UH PHYS 1302 - Ch16 (10 pages)

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Ch16



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Ch16

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ch 16 study guide


Pages:
10
School:
University of Houston
Course:
Phys 1302 - Introductory to Physics II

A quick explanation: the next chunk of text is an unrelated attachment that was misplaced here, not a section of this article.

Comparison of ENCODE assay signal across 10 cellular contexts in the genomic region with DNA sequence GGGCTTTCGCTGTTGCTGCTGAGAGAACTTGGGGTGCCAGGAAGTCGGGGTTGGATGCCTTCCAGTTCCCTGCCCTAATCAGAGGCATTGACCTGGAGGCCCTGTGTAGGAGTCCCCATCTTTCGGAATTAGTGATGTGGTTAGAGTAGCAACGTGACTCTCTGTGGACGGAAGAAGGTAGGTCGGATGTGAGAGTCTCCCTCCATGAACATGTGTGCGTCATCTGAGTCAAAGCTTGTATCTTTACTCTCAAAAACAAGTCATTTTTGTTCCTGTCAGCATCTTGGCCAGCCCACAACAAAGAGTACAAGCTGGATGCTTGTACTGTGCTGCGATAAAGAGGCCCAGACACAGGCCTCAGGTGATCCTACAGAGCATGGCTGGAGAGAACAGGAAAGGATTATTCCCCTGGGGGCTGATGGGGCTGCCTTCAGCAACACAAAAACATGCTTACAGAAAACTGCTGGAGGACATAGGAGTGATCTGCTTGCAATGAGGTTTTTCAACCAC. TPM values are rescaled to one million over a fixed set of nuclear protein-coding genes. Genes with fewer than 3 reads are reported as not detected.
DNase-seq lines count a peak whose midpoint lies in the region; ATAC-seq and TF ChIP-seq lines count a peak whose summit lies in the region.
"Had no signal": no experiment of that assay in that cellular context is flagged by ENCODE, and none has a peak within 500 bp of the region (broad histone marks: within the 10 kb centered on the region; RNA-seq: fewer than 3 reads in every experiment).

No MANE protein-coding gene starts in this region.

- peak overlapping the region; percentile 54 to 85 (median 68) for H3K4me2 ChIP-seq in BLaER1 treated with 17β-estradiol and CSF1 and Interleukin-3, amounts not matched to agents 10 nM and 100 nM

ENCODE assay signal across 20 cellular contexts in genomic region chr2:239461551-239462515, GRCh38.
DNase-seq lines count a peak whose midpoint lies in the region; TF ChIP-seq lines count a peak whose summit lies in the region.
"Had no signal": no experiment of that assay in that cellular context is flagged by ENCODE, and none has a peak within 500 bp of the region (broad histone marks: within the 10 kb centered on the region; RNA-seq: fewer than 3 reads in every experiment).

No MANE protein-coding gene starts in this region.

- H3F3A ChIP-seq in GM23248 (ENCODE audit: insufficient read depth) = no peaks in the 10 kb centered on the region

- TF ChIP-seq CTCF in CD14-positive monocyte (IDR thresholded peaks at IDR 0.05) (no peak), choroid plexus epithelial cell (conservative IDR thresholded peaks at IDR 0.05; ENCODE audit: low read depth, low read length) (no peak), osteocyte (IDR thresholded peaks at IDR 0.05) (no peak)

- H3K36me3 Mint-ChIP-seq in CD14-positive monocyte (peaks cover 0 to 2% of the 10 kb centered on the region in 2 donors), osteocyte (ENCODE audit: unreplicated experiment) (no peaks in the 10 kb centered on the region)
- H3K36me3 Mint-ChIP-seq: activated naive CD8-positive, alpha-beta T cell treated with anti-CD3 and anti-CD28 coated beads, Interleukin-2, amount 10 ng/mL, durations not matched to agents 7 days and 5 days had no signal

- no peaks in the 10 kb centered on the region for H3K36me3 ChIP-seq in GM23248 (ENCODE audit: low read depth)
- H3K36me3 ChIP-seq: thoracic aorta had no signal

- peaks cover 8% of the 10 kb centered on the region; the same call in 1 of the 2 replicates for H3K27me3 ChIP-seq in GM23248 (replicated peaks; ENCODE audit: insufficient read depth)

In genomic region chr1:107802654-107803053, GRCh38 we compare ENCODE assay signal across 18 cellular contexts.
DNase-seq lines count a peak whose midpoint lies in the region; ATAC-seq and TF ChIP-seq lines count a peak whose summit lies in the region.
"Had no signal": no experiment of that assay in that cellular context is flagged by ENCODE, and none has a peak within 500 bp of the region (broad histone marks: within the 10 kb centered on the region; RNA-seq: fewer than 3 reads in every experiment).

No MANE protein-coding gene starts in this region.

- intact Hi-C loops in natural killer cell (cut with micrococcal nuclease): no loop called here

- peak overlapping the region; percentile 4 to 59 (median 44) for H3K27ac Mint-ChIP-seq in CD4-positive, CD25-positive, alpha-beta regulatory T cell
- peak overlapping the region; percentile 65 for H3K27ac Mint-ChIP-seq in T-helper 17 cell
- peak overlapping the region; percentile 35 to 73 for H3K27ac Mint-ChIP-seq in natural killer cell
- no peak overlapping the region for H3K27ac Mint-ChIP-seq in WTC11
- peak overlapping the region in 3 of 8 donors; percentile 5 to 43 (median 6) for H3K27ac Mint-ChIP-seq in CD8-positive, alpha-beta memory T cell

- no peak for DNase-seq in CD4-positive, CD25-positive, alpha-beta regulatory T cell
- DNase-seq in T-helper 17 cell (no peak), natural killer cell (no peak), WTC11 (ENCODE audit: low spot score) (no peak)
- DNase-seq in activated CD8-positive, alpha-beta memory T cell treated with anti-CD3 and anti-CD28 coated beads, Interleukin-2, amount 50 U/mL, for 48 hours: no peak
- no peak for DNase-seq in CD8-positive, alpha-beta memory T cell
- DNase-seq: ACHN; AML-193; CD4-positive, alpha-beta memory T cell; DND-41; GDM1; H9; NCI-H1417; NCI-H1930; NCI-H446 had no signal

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Chapter 16 Temperature and Heat 1 Temperature and the Zeroth Law of Thermodynamics Heat is the energy that is transferred between objects because of a temperature difference If heat can flow between two objects they are in what is called thermal contact Thermal contact is not the same as physical contact heat can be transferred without two objects physically touching When objects are in thermal contact the transfer of heat stops when the objects are in thermal equilibrium When two objects are in thermal equilibrium they have the same temperature Zeroth Law of Thermodynamics If two objects are in thermal equilibrium with a third system they are in thermal equilibrium with each other 2 Temperature Scales Celsius water freezes at 0 C and boils at 100 C Fahrenheit water freezes at 32 F and boils at 212 F Conversion between Fahrenheit and Celsius 9 TF TC 32 5 5 TC TF 32 9 L Whitehead 1 1 2 Phys 1302 Convert 40 C to Fahrenheit 9 TF 40 32 104 F 5 Experiments show that there is a lowest temperature below which it is not possible to cool an object This lowest temperature is called absolute zero The pressure of a gas has a depends on its temperature This relationship can be mapped out in the lab for different gases If you extrapolate the curve back to the point where the pressure of the gas would be zero you find that zero pressure happens at the same temperature for any gas That temperature is defined as absolute zero Kelvin The Kevin scale is set so that 0 K is exactly absolute zero The size of a Kelvin degree is the same as the size of a Celsius degree i e a change of 1 degree Kelvin is equivalent to a change of 1 degree Celsius The conversion between Celsis and Kelvin T TC 273 15 3 The degree symbol is not used with the Kelvin scale What is absolute zero in degrees Fahrenheit 0 TC 273 15 TC 273 15 C 9 TF 273 15 32 5 TF 459 67 F 3 Thermal Expansion Most materials expand when heated L Whitehead 2 Phys 1302 A rod of length L0 will expand by an amount proportional to the temperature change when heated or cooled The length change depends on the coefficient of linear expansion is different for different materials L L0 T 4 Steel rails for a train track are laid in a region subject to extremes of temperature The rails are laid in sections that are 5 2 m long How much longer is each section when the temperature is 50 C compared to when to the temperature is 10 C The change in temperature is T 50 C 10 C 60 C 60K L L0 T 12 10 6 K 1 5 2m 60K 3 7 10 3 m 3 7 mm A bimetallic strip consists of two metals bonded together to form a linear strip Two different metals will generally have different coefficients of linear expansion When the strip is heated or cooled one side of the strip will expand or contract more than the other Thus the shape of the strip the amount that is curves depends on the temperature Many thermostats have a bimetallic strip to turn on or shut off a heater If a metal square with side length L is heated the area will expand A0 L L L L L L T L L T L2 2 L L T L T 2 L2 2 L2 T 2 L2 T 2 L Whitehead 3 Phys 1302 For typical changes in temperature T is small which means the term proportional to 2 T 2 is typically negligible Let A L2 be the original area A0 L2 2 L2 T A0 A 2 A T A0 A 2 A T A 2 A T 5 The above applies to any area not just a square What about a washer a metal disk with a hole in the middle The hole actually expands along with the washer with the same coefficient of expansion Similarly the empty volume within a container expands when the container is heated The change in volume is given by V V T 3 V T 6 where is called the coefficient of volume expansion can be approximated by 3 Suppose we heat a copper container 17 10 6 K 1 of volume 150 cm3 that is completely filled with oil 0 68 10 3 K 1 by 10 C How much oil spills out The volume of the copper container and the volume of oil both expand If the volume of the oil expands more than the volume of the container oil will spill out The amount that spills will be the difference between the volume expansions T 10 C L Whitehead 4 Phys 1302 10 K Vcopper 3 V T 3 17 10 6 K 1 150cm3 10K 0 076cm3 Voil V T 0 68 10 3 K 1 150cm3 10K 1 02cm3 Vspill Voil Vcopper 0 94cm3 The density of water density is mass per volume reaches a maximum at about 4 C That means if you heat water from 0 to 4 C it actually contracts becomes more dense instead of expanding Above 4 C water expands with heating like any normal liquid When temperatures drop in winter the surface waters of a lake cool first and sink because they become more dense as they get cooler The warmer water rises to the top and gets cooled Eventually all the water is about 4 C At that point when the water gets cooler it actually rises becomes less dense So after 4 C the coolest water is on top and the top of the lake freezes first This creates an insulating layer and the water at the bottom of the lake doesn t freeze it stays at about 4 C If water didn t have this property lakes would freeze from the bottom up If it was cold enough the lake could freeze solid meaning fish wouldn t survive L Whitehead 5 Phys 1302 4 Heat and Mechanical Work Heat is just another form of energy and must be taken into account when applying conservation of energy One unit of heat is the calorie cal one kilocalorie 1 kcal 1000 cal was defined as the amount of heat it took to raise the temperature of 1 kg of water from 14 5 C to 15 5 C The mechanical equivalent of heat the equivalent mechanical work of one calorie of heat transfer is 1cal 4 186J 7 The unit that you are familiar with from nutritional information is the Calorie capital C which is equivalent to 1 kilocalorie lowercase c Another unit for measuring heat is British thermal units Btu 1 Btu is defined as the energy required to heat 1 lb of water from 63 F to 64 F 1Btu 0 252kcal 1055J 8 Suppose a 65 kg person climbs 100 stairs with each stair 20 cm high How many calories do you burn The work you are doing against gravity is converted to heat energy The total 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